possessed, and so forth. These little, accomplishments
rendered Sam deservedly a favorite in the village.
There was a charm in his conversation. It was unlike
that of your regular professional barbers who, knowing ho has the advantage of you, throws your red beard
in your teeth, and makes light of your ''bald head"
and " tainted hair," dilating upon your misfortunes
with a degree of satisfaction and delight peculiar to
the " sud-dy" brotherhood. Sum was not one of this
sort. A'our hair and beard wero safe in his bauds. Ho
would preserve ns profound a secrecy touching their
condition as a medical man would of his patients
ailments. This, together wilh his good looks ami
.planning._1luajiJi.''j*f»J-_nid vanquished the female heart,
and Sam, m conseqnwlw, the exclusive privilege?
of cutting and curling the ladies and children for miles
Being, as wc said, ofa sporting turn, Sum by universal acclaim, was chosen as general referee in all mutters thereunto pertaining, and was regarded by his
devoted admirers as almost infallible. He was never
known to fail in the accomplishment of nny feat or
trick he undertook—"but once," and that happened as
A party of under graduates, from the University of
Oxbridge, came down one long vacation to Sam's village on a "reading" tour. Of course it was not long
before they made the acquaintance of so great a celebrity as Sam, who soon became as welcome at their
" rooms" as any customer was at his own barber's
shop. One evening, their stock of tricks and jokes being used up, and having thoroughly exhausted the
narrative of his respective feats and exploits, a novel was suggested by one of the party, who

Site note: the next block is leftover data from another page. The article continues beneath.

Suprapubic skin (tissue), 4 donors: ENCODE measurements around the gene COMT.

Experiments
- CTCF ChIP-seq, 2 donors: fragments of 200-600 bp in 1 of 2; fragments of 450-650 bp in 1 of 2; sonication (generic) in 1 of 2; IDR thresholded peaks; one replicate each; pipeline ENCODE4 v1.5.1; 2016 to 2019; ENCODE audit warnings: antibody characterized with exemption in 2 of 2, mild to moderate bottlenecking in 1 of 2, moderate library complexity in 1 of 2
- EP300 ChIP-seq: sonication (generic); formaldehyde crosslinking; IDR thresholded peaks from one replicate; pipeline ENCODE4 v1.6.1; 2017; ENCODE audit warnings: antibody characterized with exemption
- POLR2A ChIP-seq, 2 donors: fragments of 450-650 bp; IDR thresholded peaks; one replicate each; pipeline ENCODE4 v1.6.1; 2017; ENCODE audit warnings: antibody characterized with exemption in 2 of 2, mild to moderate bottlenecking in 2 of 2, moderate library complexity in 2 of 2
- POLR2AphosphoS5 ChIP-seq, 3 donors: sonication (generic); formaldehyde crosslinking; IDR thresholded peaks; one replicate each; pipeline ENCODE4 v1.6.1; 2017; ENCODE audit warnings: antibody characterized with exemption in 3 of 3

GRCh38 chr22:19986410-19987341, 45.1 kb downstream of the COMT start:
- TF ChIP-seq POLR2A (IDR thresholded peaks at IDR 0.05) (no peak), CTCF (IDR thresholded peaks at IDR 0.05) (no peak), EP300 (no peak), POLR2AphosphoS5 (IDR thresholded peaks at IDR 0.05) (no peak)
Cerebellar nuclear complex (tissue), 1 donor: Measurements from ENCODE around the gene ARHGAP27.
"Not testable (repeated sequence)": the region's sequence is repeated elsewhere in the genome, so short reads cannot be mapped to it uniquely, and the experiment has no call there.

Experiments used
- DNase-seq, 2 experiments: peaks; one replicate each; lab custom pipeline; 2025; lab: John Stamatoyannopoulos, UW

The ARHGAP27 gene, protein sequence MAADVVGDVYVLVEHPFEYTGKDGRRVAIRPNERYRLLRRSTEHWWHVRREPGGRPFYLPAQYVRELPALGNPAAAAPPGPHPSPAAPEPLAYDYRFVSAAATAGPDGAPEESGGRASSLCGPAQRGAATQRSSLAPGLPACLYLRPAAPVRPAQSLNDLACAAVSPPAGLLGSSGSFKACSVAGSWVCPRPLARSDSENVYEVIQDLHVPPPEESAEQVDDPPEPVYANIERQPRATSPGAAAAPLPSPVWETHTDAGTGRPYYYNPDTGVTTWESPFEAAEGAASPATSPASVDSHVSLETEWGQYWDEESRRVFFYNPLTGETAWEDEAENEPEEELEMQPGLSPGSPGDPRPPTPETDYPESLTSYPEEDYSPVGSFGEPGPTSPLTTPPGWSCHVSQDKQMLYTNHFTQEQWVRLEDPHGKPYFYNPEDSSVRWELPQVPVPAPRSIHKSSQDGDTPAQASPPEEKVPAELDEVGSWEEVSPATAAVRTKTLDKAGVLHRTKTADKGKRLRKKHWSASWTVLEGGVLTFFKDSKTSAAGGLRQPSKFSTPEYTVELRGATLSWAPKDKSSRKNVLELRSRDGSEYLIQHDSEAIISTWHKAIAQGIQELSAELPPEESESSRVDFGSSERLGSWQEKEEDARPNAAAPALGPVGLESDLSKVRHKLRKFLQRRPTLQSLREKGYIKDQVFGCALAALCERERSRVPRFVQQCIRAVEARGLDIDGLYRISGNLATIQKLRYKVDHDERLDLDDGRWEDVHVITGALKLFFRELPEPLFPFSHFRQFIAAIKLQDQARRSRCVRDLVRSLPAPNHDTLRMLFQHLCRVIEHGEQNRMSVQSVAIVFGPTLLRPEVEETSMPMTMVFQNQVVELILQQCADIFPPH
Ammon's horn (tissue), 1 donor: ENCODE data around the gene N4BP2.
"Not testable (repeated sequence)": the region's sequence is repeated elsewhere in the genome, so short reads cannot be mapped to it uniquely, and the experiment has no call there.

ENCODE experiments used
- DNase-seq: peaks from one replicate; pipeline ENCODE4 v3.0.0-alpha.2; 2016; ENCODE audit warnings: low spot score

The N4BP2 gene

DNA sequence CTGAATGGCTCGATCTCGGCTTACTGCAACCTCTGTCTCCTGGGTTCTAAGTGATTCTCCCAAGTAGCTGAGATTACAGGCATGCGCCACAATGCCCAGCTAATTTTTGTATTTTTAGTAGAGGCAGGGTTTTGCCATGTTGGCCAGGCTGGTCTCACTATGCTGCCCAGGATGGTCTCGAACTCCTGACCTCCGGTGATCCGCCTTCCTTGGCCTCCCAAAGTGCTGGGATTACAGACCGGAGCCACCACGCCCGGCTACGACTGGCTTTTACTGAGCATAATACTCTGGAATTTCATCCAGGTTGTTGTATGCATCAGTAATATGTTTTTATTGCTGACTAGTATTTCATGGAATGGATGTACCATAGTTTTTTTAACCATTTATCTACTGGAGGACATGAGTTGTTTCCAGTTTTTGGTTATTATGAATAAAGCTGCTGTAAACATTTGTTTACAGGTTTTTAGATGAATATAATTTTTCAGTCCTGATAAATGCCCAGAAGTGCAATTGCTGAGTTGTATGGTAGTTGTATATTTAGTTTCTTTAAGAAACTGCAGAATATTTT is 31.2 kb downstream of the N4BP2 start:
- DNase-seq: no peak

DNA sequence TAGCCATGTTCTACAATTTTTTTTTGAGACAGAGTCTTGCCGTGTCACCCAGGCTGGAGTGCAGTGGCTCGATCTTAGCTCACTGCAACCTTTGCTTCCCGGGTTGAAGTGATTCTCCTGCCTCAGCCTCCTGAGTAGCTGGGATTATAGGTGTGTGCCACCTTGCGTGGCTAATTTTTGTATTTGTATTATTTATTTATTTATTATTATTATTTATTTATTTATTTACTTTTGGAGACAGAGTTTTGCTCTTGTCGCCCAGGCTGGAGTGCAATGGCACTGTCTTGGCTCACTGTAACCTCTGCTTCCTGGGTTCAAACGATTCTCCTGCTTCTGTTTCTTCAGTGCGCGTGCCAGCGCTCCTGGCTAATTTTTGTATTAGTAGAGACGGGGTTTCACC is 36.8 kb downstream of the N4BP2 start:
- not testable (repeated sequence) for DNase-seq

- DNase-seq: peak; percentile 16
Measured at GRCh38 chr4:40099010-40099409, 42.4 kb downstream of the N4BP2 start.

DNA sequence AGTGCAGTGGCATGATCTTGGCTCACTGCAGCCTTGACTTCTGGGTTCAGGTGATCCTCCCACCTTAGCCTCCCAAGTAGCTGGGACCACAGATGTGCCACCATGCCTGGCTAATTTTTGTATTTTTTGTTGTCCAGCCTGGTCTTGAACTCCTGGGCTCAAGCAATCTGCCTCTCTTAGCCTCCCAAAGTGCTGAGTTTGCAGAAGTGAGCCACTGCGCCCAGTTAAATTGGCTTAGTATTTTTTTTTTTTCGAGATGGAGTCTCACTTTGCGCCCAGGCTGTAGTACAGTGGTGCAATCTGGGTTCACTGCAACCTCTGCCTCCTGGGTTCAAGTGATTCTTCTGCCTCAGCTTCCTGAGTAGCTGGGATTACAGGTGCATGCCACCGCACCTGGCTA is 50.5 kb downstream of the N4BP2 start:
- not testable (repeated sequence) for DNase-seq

said he had seen it attempted, but never accomplished.
The trick was this: A person was to stand at the open
door, and holding the handle in his hand, keep repeating for an hour, without variation or stoppage, the
words " I'm going." Tho rest of the company were to
endeavor to interrupt him, by talking to him, asking
him questions, in fact, they might do anything they
liked, to divest his attention, but tench him. Sam
thought the affair simple enough and offered to bet five
sovereigns on his success. The -vager was accepter).
and the stakes placed upon the table.   Sam took his
money, hurriedly exclaimed, " No, no, gentlemen, come
now, that's not fair I" The scene which followed can
hardly be described. The noise and laughter that ensued had better be left to the render's imagination.
This only wo need add. that Sam's slakes were forfeited
—though wc afterwards learned they were returned to
him, and he was obliged to confess that for once in his
lite, ho was ''.done."
Established in   18'IG*.
Incorporated by Royal Charter in 1840.
CAPITAL £1,000,000.
Henry Barnewall, Esq.
Thomas II. Brooking, Esq.
Robert Carter, Esq.
AVilliam Chapman, Esq.
William R. Chapman, Esq.
James John Cummins, Esq.
John Bloxam Elin, Esq.
Oliver Farrer, Esq.
Alex. Gillespie. Esq.
Sir A. Pellet Green, R. N
Francis  Le Breton,  Esq.
John Ranking, Esq.
Charles M'.Xab, Esq.